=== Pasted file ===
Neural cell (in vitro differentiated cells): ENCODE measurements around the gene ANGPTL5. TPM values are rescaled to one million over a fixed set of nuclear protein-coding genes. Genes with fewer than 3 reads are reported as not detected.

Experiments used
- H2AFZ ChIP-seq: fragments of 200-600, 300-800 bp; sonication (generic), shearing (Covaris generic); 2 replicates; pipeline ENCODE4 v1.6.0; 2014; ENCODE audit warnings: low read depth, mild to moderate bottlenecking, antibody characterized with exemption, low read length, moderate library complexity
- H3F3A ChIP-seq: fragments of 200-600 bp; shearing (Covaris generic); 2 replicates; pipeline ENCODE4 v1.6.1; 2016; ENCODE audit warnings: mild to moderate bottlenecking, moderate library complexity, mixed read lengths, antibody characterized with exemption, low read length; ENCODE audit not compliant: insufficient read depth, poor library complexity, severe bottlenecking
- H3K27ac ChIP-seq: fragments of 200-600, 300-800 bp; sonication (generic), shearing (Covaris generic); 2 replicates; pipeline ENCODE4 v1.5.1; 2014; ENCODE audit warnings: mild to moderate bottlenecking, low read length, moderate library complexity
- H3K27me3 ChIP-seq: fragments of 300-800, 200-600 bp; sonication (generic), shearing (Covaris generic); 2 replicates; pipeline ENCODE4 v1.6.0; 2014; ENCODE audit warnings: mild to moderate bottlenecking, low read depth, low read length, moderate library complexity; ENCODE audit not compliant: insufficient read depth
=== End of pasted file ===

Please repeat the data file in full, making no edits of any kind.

Neural cell (in vitro differentiated cells): ENCODE measurements around the gene ANGPTL5. TPM values are rescaled to one million over a fixed set of nuclear protein-coding genes. Genes with fewer than 3 reads are reported as not detected.

Experiments used
- H2AFZ ChIP-seq: fragments of 200-600, 300-800 bp; sonication (generic), shearing (Covaris generic); 2 replicates; pipeline ENCODE4 v1.6.0; 2014; ENCODE audit warnings: low read depth, mild to moderate bottlenecking, antibody characterized with exemption, low read length, moderate library complexity
- H3F3A ChIP-seq: fragments of 200-600 bp; shearing (Covaris generic); 2 replicates; pipeline ENCODE4 v1.6.1; 2016; ENCODE audit warnings: mild to moderate bottlenecking, moderate library complexity, mixed read lengths, antibody characterized with exemption, low read length; ENCODE audit not compliant: insufficient read depth, poor library complexity, severe bottlenecking
- H3K27ac ChIP-seq: fragments of 200-600, 300-800 bp; sonication (generic), shearing (Covaris generic); 2 replicates; pipeline ENCODE4 v1.5.1; 2014; ENCODE audit warnings: mild to moderate bottlenecking, low read length, moderate library complexity
- H3K27me3 ChIP-seq: fragments of 300-800, 200-600 bp; sonication (generic), shearing (Covaris generic); 2 replicates; pipeline ENCODE4 v1.6.0; 2014; ENCODE audit warnings: mild to moderate bottlenecking, low read depth, low read length, moderate library complexity; ENCODE audit not compliant: insufficient read depth